Delivering a more efficient experience for surgeons and patients in ambulatory surgery centers

Stryker’s Vice President and General Manager of Foot & Ankle gets detailed about our Pulse Intelligent Delivery Platform

Over the past several years, many elective and diagnostic procedures have been migrating from hospitals to ambulatory surgery centers (ASCs), accelerated even further by the pandemic. Patients, physicians and insurers continue to drive the trend given the benefits: ASCs are more efficient, help increase patient satisfaction and reduce costs.1

According to the Ambulatory Surgery Center Association, the increase in demand has been made possible by technology.1 It’s an area that Stryker specializes in, offering nearly 14,000 products across more than 22 procedural categories. Patrick Fisher, Vice President and General Manager of Stryker’s Foot & Ankle business, has seen this hospital-to-ASC shift and related technology trends firsthand throughout his two decades working in extremities and biologics. Patrick shares how implant and fulfillment systems are the next wave of innovation positively impacting ASCs and his team’s vision for the future of this technology.

Patrick Fisher, headshot

What does Stryker’s Foot & Ankle team focus on? 

“There are 26 bones in the foot, and there are many things that can happen to a patient that will impact their quality of life. Let’s say somebody breaks their ankle in a car crash when they're young or gets into a bike accident. Over time, their ankle may enter degenerative joint disease – they essentially get post-traumatic arthritis and end up needing an ankle replacement or fusion.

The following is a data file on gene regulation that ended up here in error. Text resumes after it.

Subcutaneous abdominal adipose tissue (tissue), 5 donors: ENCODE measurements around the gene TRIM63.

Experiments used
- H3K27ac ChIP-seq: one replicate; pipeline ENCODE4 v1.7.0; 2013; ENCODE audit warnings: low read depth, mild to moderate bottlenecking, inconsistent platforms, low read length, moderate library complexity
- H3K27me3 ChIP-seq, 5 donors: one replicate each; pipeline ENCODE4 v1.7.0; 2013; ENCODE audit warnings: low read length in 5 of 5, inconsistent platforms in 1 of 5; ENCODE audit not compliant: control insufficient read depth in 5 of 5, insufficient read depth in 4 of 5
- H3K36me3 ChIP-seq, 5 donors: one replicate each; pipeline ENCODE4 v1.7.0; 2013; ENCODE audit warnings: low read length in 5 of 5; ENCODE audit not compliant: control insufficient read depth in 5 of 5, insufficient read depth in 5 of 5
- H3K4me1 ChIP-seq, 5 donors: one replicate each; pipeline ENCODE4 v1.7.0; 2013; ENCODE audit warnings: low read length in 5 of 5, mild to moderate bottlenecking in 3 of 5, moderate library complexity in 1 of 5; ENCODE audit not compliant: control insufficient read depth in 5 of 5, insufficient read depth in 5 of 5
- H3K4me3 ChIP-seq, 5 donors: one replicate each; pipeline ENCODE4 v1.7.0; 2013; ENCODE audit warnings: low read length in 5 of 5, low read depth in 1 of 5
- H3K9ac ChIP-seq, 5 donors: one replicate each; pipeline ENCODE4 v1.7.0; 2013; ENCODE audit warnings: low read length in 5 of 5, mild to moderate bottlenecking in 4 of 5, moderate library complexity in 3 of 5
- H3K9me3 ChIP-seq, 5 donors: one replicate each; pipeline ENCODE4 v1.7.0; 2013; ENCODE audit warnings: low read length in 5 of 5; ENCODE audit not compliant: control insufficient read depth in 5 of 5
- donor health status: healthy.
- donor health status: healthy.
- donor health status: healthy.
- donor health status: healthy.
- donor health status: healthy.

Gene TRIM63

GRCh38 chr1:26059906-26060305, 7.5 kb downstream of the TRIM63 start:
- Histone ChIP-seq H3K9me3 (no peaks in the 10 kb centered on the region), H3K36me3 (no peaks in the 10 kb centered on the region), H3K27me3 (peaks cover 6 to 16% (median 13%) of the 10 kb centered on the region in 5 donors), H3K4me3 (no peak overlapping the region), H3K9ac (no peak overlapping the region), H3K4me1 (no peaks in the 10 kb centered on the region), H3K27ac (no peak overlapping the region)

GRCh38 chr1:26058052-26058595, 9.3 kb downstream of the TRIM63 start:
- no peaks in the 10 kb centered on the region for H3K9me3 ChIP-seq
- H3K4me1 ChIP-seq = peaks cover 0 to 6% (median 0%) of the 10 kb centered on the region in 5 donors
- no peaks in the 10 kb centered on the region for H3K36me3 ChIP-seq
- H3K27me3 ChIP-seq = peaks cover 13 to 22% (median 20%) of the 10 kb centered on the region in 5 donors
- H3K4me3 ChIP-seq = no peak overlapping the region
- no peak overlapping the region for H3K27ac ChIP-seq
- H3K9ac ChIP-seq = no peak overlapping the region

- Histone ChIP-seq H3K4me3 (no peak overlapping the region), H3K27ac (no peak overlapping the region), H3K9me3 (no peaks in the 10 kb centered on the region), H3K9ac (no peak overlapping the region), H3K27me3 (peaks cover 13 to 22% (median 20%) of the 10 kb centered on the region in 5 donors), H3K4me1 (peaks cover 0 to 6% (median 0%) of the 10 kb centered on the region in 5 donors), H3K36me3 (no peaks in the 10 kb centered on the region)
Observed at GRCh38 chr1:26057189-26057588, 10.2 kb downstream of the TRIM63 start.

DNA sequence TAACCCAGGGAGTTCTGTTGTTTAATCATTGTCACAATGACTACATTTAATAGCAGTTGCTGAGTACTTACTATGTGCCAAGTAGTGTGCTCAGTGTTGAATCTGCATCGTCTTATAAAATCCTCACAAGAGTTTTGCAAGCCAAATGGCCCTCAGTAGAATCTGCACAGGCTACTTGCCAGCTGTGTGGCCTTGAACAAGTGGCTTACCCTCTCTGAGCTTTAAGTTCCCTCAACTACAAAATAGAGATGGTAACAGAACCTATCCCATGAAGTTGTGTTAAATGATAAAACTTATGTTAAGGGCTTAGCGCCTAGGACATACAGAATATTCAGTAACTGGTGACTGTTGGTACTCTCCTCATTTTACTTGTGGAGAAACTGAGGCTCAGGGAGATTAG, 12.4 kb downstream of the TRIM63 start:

Another condition is Charcot neuroarthropathy, also known as Charcot foot– one of the hardest for our customers to treat due to numerous vascular implications. And then there are bunions, which are typically genetic and hereditary. Three million Americans over the age of 18 suffer from them.2

The beauty of foot and ankle is that there are so many different procedures available to improve outcomes for patients, and our team is passionate about developing solutions for these conditions.”

How would you describe the hospital-to-ASC shift?

“Shifting from hospitals to ASCs can provide numerous benefits for our customers and their patients. Patients prefer a streamlined and user-friendly experience. They appreciate the atmosphere and fewer individuals dealing with severe illnesses. Many of our customers also prefer to operate within the ASC. Due to the nature of an ASC, where elective surgeries are the primary objective, our customers often experience time-saving efficiencies in scheduling surgeries and within the operating room workflow.

To support this shift, we are focusing on innovations that provide additional efficiencies, such as packaging solutions, improvements in instrumentation, and bundling products for smoother transactions.”

What is the Pulse Intelligent Delivery Platform?